Don’t be fooled– sunscreens marketed for children may not provide any increased safety or protection. You’ll see and hear conflicting reports on ingredient safety, particularly as differing groups discuss concerns about chemical ingredients versus physical/mineral ingredients. Trouble is, groups now warn about the physical/mineral ingredients (previously felt to be the safest) due to their particle size. And although the FDA warns against using spray sunscreen with children (concerns about inhalation of the fumes) most families love the convenience. Here’s a comprehensive, current review on ingredients & safety.

Good thing is, most everyone agrees that the ingredients in sunscreen are less risky than any significant sun exposure or burn in childhood.

The video above explains the need for broad spectrum protection. You’ll need to look for a sunscreen that has 2 or 3 ingredients to cover all the range of UVA and UVB rays that damage our skin. Here’s the American Academy of Dermatology’s tips.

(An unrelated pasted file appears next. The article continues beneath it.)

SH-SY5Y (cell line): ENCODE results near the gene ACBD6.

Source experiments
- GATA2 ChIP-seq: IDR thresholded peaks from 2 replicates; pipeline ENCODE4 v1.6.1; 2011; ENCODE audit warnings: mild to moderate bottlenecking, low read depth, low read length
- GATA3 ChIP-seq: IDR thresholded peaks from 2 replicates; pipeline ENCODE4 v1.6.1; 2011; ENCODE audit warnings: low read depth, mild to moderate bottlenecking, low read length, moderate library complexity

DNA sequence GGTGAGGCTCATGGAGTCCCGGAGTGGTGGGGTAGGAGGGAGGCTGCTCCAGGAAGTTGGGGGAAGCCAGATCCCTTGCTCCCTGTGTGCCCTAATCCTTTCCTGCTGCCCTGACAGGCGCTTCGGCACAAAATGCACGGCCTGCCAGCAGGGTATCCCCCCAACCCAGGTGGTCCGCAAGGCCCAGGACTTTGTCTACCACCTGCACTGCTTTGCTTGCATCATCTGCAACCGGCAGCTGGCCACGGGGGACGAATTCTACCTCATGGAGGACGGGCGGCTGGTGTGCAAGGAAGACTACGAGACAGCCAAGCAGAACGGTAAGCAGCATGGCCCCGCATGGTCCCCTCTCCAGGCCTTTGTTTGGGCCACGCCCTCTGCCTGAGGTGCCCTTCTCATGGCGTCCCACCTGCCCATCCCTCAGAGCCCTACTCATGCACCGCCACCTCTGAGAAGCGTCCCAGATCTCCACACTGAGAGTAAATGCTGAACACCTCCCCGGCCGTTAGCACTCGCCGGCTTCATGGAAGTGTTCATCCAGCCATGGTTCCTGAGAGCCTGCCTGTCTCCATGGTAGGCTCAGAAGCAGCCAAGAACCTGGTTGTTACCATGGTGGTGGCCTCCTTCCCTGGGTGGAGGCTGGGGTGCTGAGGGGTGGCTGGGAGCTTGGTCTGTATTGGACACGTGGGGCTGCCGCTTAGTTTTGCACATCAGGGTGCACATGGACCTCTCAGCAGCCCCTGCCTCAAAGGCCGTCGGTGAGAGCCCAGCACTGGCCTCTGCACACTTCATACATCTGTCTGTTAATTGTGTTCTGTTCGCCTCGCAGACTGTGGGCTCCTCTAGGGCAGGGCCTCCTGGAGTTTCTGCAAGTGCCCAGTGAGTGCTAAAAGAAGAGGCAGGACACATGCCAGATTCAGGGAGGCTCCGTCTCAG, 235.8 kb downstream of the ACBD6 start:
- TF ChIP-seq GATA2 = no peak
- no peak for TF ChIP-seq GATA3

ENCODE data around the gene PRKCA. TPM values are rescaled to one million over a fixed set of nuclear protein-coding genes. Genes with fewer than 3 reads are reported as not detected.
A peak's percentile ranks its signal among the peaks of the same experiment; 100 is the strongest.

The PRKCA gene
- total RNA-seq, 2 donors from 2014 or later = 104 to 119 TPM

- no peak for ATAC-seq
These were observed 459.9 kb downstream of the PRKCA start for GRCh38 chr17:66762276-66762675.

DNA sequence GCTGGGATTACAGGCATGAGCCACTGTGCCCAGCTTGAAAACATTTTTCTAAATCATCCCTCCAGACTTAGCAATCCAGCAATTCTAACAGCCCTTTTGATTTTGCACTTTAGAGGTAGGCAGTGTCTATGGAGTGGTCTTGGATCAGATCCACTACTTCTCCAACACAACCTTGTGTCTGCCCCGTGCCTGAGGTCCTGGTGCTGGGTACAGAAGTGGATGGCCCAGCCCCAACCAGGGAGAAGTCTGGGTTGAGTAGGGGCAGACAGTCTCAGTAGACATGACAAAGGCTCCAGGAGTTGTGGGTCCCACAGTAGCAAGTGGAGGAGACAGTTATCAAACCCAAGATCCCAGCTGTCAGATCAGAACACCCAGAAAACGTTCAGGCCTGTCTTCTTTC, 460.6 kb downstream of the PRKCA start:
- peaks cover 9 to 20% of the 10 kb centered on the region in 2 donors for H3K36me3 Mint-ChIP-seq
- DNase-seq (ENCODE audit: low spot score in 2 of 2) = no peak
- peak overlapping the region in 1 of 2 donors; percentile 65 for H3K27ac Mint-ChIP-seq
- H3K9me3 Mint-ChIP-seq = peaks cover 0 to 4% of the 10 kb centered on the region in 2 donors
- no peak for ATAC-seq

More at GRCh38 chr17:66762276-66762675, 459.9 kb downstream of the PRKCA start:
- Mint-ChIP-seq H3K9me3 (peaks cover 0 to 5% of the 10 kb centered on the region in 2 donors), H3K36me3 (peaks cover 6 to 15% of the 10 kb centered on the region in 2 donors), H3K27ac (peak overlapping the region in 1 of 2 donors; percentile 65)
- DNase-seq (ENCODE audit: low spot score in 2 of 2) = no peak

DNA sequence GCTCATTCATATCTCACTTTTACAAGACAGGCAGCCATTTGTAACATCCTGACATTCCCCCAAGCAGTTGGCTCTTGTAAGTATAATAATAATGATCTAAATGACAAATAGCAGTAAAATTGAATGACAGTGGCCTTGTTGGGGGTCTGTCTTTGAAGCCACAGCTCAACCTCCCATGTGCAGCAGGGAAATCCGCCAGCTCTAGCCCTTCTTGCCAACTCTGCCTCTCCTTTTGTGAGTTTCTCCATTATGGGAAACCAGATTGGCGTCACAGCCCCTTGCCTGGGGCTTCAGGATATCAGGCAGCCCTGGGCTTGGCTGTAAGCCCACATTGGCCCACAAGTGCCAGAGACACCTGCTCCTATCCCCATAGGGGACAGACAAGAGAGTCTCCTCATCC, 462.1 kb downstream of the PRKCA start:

A Little Science About UVA/UVB Light & Sunscreen:

  • UVA radiation causes Aging and deeper skin damage. To protect against the entire spectrum of UVA rays, you’ll likely need two ingredients in the sunscreen–most commonly you will see oxybenzone or avobenzone coupled with another (zinc oxide, titanium dioxide, for example) to cover the entire UVA spectrum of light. Although some people report concerns about oxybenzone’s irritation to sensitive skin, recent research finds when it’s only at typical 1-6% concentrations, skin reactions are unlikely. If using a sunscreen for the first time, apply a small patch of sunscreen to your child’s leg as a test before using it elsewhere. UVA radiation is constant throughout the year, regardless of season or heat index. Read full post »